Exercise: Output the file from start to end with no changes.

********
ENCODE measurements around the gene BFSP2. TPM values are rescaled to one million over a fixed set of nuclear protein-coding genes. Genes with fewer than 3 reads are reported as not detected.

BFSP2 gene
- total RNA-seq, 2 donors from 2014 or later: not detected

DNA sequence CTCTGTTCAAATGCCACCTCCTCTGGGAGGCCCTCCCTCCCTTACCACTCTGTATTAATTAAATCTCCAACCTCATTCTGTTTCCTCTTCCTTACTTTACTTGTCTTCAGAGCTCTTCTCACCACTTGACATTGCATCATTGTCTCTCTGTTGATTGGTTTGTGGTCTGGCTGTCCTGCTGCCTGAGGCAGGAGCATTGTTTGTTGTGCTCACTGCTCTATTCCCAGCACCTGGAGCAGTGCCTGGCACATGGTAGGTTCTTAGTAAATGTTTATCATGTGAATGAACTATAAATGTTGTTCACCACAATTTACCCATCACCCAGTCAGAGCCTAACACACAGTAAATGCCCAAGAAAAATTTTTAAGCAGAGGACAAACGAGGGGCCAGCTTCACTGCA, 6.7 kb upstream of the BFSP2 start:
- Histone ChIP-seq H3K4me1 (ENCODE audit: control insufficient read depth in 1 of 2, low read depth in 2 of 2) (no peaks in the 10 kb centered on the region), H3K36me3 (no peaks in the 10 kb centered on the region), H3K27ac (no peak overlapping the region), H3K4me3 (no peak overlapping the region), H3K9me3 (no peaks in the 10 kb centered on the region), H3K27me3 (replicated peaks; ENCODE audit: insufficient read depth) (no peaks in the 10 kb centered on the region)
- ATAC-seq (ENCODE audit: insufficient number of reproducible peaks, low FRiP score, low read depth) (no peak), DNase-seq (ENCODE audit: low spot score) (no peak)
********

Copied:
ENCODE measurements around the gene BFSP2. TPM values are rescaled to one million over a fixed set of nuclear protein-coding genes. Genes with fewer than 3 reads are reported as not detected.

BFSP2 gene
- total RNA-seq, 2 donors from 2014 or later: not detected

DNA sequence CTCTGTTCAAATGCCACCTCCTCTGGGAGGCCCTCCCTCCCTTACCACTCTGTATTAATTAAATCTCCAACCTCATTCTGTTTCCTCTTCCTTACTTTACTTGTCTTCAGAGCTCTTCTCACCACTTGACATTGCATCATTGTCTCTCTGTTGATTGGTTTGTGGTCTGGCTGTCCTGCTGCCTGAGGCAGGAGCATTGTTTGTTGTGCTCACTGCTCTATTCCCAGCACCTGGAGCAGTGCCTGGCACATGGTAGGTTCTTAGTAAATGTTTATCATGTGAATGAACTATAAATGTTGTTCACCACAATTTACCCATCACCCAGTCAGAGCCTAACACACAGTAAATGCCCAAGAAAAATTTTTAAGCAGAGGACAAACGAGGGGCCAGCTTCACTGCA, 6.7 kb upstream of the BFSP2 start:
- Histone ChIP-seq H3K4me1 (ENCODE audit: control insufficient read depth in 1 of 2, low read depth in 2 of 2) (no peaks in the 10 kb centered on the region), H3K36me3 (no peaks in the 10 kb centered on the region), H3K27ac (no peak overlapping the region), H3K4me3 (no peak overlapping the region), H3K9me3 (no peaks in the 10 kb centered on the region), H3K27me3 (replicated peaks; ENCODE audit: insufficient read depth) (no peaks in the 10 kb centered on the region)
- ATAC-seq (ENCODE audit: insufficient number of reproducible peaks, low FRiP score, low read depth) (no peak), DNase-seq (ENCODE audit: low spot score) (no peak)